AP Sports Writer
NORTH LIBERTY, Iowa (AP) -- Remember Jarrod Uthoff, the kid whose contentious transfer from Wisconsin sparked a national debate last spring?
It's understandable if you don't.
Even his summer league team can't seem to remember his name.
Uthoff -- or "Utoff," as it's misspelled on the back of his gray mesh jersey for the recreational league in North Liberty, Iowa -- spent the past season working anonymously toward his long-awaited Division I debut.
Uthoff, a Cedar Rapids, Iowa native, will get his wish after two long years when he's finally eligible for Iowa this winter.
"That's what keeps me going," Uthoff said. "There's a light at the end of the tunnel."
Uthoff's appearance in a summer league game Thursday was one of the first opportunities Iowa fans had to see him play.
For a while, it looked as though he might never play for the Hawkeyes -- or any other team remotely connected to Wisconsin.
Uthoff, a 6-foot-10 forward and Iowa's Mr. Basketball in 2011, committed to coach Bo Ryan and the rival Badgers before his senior year at Cedar Rapids Jefferson. The Hawkeyes heavily recruited Uthoff, a versatile big man who lived about 20 minutes from Carver-Hawkeye Arena. But they were just starting a major transition between Todd Lickliter and current coach Fran McCaffery and were mired in the Big Ten basement.
Uthoff, a skilled shooter and passer for his size, seemed a perfect fit for Ryan's system.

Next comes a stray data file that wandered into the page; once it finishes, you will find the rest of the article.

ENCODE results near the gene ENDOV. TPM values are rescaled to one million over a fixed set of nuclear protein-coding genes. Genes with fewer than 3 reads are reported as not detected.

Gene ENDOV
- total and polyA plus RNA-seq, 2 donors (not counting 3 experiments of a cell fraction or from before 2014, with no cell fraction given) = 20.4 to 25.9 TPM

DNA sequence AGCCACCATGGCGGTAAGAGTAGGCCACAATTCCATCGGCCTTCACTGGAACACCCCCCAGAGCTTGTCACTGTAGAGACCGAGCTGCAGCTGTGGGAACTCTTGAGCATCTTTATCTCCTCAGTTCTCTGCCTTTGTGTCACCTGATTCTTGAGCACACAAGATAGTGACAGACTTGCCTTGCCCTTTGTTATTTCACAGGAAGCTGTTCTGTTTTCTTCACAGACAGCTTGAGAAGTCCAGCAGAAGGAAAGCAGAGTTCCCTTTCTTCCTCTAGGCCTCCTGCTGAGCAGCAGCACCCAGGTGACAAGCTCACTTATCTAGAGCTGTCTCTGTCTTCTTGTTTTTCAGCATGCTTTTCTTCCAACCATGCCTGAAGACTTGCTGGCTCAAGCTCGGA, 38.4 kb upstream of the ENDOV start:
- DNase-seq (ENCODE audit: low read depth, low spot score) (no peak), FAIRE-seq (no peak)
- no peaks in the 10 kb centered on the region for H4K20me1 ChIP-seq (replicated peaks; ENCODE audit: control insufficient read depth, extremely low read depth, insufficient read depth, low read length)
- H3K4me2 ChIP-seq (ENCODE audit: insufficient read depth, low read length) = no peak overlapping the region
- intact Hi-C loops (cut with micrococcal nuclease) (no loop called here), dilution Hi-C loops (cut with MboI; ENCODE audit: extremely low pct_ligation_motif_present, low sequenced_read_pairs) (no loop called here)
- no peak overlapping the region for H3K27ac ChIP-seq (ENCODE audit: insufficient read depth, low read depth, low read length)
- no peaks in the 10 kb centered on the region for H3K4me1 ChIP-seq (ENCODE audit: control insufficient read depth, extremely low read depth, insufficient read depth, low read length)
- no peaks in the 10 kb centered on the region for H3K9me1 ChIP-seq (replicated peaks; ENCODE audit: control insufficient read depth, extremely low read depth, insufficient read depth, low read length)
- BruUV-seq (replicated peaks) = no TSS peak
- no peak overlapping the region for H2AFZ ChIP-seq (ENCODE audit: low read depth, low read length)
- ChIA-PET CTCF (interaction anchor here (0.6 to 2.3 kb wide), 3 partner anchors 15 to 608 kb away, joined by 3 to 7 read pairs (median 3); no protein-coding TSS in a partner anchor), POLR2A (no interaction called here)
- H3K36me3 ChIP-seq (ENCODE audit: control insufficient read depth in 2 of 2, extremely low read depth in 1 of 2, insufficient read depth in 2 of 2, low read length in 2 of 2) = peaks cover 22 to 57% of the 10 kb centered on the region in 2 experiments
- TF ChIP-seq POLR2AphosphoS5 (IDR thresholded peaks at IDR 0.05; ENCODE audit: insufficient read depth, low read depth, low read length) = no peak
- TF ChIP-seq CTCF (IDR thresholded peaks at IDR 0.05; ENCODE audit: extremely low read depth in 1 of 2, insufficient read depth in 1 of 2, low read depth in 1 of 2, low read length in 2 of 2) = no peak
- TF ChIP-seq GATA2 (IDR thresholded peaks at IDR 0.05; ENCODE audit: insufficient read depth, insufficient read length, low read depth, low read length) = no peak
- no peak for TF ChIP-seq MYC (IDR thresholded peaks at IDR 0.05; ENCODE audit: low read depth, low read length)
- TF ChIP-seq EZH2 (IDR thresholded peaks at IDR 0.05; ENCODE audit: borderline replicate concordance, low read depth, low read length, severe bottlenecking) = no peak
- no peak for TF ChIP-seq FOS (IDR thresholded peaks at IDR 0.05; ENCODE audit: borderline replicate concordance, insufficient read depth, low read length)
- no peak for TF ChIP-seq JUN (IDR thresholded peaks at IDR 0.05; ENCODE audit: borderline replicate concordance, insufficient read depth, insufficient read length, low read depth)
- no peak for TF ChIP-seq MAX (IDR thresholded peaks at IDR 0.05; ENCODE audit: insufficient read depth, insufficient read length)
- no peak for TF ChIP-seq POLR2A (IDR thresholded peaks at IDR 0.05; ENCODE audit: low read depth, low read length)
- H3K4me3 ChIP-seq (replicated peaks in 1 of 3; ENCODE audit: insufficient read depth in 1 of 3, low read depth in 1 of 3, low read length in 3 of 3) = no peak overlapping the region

He never was, though.
That's when the trouble began.
Uthoff sought to transfer from Wisconsin after not playing as a freshman in 2011-12. Ryan, who has rarely lost a player during his highly successful tenure in Madison, initially denied Uthoff permission to contact a number of schools, including those in the Big Ten and ACC, rival Marquette among others.
Ryan eventually relented and removed restrictions on any school outside of the Big Ten. But Ryan's actions prompted a backlash among many who wondered why coaches who are free to move to any school they want could restrict players from doing the same.
Uthoff stayed in the Big Ten anyway, electing to go to Iowa.
The restrictions prevented Uthoff from speaking with anyone connected to the Hawkeyes until he enrolled in classes. He also had to pay for school during the 2012-13 school year.
Though the soft-spoken Uthoff never sought to create a national dialogue about NCAA transfer rules, he's convinced he made the right call.
"The first couple of weeks, I knew it," Uthoff said. "It was everything. The atmosphere, the Hawkeyes community, the fan support. Everything."
The Hawkeyes are happy to add Uthoff, now on scholarship, to what could be their best team in nearly a decade.
Uthoff can stretch the floor as a big man with a mid to long-range jump shot and improved ball-handling skills. Uthoff also has the size and athleticism to score from the blocks through tip-ins or dunks, and he can defend multiple positions.
"Jarrod has been playing really well this summer. He can hit outside shots, and obviously he creates matchup problems for those post guys inside," Iowa senior forward Zach McCabe said. "He was always working on his game, just getting ready. Just talking to him, he's sick of sitting out. He wants to play."
Uthoff will join a crowded frontcourt that includes centers Adam Woodbury and Gabe Olaseni and McCabe, star Aaron White and Melsahn Basabe at forward.
Even with all that depth, Uthoff should push for significant playing time on a team expected to finish in the top half of the Big Ten and snap a seven-year NCAA tournament drought.
"I couldn't be happier. I'm with a great team. I love my teammates, and I'm having a lot of fun," Uthoff said.
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